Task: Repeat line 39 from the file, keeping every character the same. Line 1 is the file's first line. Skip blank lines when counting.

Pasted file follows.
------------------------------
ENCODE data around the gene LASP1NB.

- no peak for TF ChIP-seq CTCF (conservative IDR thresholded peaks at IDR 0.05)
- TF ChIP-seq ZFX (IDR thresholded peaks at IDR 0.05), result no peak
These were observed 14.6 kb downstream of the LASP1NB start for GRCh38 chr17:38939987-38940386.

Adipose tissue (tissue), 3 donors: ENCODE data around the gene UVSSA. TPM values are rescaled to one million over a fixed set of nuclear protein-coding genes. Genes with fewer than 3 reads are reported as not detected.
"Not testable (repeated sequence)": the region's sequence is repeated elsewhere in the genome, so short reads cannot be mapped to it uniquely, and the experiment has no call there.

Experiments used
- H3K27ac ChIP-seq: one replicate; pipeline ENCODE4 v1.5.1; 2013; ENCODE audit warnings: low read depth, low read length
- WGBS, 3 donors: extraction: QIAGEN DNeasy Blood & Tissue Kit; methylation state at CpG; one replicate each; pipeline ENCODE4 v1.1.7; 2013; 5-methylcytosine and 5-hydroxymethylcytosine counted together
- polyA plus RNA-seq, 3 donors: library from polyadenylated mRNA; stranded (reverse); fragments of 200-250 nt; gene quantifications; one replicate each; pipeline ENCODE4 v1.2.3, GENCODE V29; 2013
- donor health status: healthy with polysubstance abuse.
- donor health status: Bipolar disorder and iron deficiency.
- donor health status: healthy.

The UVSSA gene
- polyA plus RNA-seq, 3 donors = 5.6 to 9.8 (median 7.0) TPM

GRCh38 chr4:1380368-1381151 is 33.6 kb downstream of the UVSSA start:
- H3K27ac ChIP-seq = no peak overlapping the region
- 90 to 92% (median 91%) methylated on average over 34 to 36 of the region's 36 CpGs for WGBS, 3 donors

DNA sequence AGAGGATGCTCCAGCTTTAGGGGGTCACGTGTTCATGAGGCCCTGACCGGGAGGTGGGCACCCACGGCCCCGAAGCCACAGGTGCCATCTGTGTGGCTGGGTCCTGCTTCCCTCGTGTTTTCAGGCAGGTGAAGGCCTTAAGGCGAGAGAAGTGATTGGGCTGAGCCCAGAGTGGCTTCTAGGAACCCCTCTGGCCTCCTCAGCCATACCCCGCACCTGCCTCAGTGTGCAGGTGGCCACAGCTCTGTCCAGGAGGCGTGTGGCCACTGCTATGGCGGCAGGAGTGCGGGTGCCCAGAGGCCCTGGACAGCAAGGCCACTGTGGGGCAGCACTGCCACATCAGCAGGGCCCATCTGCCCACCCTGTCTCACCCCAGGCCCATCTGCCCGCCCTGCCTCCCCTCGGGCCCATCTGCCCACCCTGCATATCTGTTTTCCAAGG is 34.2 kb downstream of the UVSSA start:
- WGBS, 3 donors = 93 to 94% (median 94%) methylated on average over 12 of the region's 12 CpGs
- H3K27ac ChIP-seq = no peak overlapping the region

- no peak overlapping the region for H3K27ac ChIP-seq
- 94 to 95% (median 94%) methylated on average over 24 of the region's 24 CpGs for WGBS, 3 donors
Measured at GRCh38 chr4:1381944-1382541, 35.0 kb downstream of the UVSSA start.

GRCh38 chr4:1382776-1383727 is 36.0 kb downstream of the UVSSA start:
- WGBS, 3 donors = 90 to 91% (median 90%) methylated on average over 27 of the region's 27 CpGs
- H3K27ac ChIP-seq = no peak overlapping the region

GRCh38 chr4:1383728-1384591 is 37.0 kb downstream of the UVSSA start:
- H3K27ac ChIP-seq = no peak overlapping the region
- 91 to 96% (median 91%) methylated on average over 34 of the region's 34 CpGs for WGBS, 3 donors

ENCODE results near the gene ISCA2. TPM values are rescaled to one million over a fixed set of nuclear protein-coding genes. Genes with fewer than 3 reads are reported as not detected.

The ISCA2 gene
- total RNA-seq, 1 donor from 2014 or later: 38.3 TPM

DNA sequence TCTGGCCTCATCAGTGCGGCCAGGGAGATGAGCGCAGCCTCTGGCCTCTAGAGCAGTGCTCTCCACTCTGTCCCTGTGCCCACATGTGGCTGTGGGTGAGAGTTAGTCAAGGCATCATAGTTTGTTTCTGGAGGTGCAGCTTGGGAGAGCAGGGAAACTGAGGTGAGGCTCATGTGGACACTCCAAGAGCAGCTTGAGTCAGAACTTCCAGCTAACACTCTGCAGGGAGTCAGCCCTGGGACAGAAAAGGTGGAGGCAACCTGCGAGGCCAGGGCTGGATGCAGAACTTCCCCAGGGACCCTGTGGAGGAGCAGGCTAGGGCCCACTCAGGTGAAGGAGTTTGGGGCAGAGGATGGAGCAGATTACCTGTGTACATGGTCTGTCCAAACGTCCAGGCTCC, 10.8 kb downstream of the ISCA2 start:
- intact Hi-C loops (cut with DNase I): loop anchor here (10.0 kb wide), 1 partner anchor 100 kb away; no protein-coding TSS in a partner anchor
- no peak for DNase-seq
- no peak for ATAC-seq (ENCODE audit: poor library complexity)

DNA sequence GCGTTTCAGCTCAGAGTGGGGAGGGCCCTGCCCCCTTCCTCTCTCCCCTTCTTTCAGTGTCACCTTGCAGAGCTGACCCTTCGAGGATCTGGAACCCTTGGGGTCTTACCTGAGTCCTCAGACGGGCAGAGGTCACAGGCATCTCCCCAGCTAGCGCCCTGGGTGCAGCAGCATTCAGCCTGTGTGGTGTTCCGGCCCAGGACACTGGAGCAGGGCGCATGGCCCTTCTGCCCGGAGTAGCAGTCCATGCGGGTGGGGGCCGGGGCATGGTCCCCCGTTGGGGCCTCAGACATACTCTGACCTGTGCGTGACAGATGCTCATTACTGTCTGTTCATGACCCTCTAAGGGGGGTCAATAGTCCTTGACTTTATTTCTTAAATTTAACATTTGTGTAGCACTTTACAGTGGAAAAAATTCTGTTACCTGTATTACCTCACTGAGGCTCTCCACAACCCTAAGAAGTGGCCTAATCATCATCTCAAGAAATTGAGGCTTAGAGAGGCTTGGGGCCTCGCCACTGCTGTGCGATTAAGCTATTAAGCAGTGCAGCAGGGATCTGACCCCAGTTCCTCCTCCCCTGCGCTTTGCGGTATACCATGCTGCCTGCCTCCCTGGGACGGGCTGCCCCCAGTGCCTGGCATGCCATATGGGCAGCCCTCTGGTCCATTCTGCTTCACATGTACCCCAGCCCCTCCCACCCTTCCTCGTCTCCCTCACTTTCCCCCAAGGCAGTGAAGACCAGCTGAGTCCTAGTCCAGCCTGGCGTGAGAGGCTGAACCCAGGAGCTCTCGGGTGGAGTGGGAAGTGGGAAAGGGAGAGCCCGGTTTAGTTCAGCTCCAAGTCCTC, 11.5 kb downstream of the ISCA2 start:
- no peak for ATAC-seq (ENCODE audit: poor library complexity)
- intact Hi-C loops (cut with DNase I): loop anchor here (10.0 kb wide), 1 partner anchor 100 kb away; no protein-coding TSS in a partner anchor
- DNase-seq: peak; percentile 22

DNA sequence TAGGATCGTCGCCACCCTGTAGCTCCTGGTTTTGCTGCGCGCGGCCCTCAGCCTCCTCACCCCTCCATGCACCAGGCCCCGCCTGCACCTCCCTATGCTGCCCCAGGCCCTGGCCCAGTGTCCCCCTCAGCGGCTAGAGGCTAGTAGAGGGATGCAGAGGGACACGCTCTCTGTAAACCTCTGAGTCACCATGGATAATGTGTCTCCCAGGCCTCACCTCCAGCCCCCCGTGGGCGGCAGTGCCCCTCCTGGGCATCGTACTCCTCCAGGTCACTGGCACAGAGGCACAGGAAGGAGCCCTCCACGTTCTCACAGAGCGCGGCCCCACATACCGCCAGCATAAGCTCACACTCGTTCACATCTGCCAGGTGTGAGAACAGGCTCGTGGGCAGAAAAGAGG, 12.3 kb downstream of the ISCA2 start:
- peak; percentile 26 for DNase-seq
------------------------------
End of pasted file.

- no peak for ATAC-seq (ENCODE audit: poor library complexity)